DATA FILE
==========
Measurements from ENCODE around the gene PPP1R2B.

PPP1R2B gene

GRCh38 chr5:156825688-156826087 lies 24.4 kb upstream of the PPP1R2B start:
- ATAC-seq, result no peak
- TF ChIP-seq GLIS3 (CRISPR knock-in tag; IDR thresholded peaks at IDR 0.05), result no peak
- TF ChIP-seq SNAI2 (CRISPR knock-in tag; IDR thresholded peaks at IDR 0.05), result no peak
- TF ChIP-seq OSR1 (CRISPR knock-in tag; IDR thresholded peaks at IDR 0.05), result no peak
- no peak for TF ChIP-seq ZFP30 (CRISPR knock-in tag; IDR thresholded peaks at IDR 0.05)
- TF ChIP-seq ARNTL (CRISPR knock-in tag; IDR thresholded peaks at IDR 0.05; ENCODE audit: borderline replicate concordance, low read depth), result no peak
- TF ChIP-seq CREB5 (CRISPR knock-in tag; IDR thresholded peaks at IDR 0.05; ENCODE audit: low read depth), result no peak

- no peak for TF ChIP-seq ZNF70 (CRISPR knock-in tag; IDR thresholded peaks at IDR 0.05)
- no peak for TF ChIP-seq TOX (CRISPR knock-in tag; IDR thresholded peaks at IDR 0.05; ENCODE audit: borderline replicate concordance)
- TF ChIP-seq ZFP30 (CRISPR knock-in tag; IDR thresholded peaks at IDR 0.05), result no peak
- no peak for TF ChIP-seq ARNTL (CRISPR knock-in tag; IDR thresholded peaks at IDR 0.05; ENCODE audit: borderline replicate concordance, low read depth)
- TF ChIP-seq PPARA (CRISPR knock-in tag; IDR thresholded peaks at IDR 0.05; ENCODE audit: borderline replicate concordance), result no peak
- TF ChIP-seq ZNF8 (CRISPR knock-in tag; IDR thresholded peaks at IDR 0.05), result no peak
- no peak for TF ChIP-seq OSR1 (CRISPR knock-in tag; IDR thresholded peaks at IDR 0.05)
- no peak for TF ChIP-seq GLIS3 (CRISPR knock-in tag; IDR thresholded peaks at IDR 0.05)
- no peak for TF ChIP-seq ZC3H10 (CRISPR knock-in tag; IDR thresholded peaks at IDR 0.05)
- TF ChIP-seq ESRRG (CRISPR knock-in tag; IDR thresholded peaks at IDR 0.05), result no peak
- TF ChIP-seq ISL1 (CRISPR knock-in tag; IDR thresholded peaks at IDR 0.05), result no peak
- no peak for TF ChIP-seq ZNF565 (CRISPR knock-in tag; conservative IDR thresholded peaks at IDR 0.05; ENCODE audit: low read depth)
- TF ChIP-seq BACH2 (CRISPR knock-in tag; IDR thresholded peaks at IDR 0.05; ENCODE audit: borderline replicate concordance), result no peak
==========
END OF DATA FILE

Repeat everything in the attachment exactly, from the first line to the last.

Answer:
Measurements from ENCODE around the gene PPP1R2B.

PPP1R2B gene

GRCh38 chr5:156825688-156826087 lies 24.4 kb upstream of the PPP1R2B start:
- ATAC-seq, result no peak
- TF ChIP-seq GLIS3 (CRISPR knock-in tag; IDR thresholded peaks at IDR 0.05), result no peak
- TF ChIP-seq SNAI2 (CRISPR knock-in tag; IDR thresholded peaks at IDR 0.05), result no peak
- TF ChIP-seq OSR1 (CRISPR knock-in tag; IDR thresholded peaks at IDR 0.05), result no peak
- no peak for TF ChIP-seq ZFP30 (CRISPR knock-in tag; IDR thresholded peaks at IDR 0.05)
- TF ChIP-seq ARNTL (CRISPR knock-in tag; IDR thresholded peaks at IDR 0.05; ENCODE audit: borderline replicate concordance, low read depth), result no peak
- TF ChIP-seq CREB5 (CRISPR knock-in tag; IDR thresholded peaks at IDR 0.05; ENCODE audit: low read depth), result no peak

- no peak for TF ChIP-seq ZNF70 (CRISPR knock-in tag; IDR thresholded peaks at IDR 0.05)
- no peak for TF ChIP-seq TOX (CRISPR knock-in tag; IDR thresholded peaks at IDR 0.05; ENCODE audit: borderline replicate concordance)
- TF ChIP-seq ZFP30 (CRISPR knock-in tag; IDR thresholded peaks at IDR 0.05), result no peak
- no peak for TF ChIP-seq ARNTL (CRISPR knock-in tag; IDR thresholded peaks at IDR 0.05; ENCODE audit: borderline replicate concordance, low read depth)
- TF ChIP-seq PPARA (CRISPR knock-in tag; IDR thresholded peaks at IDR 0.05; ENCODE audit: borderline replicate concordance), result no peak
- TF ChIP-seq ZNF8 (CRISPR knock-in tag; IDR thresholded peaks at IDR 0.05), result no peak
- no peak for TF ChIP-seq OSR1 (CRISPR knock-in tag; IDR thresholded peaks at IDR 0.05)
- no peak for TF ChIP-seq GLIS3 (CRISPR knock-in tag; IDR thresholded peaks at IDR 0.05)
- no peak for TF ChIP-seq ZC3H10 (CRISPR knock-in tag; IDR thresholded peaks at IDR 0.05)
- TF ChIP-seq ESRRG (CRISPR knock-in tag; IDR thresholded peaks at IDR 0.05), result no peak
- TF ChIP-seq ISL1 (CRISPR knock-in tag; IDR thresholded peaks at IDR 0.05), result no peak
- no peak for TF ChIP-seq ZNF565 (CRISPR knock-in tag; conservative IDR thresholded peaks at IDR 0.05; ENCODE audit: low read depth)
- TF ChIP-seq BACH2 (CRISPR knock-in tag; IDR thresholded peaks at IDR 0.05; ENCODE audit: borderline replicate concordance), result no peak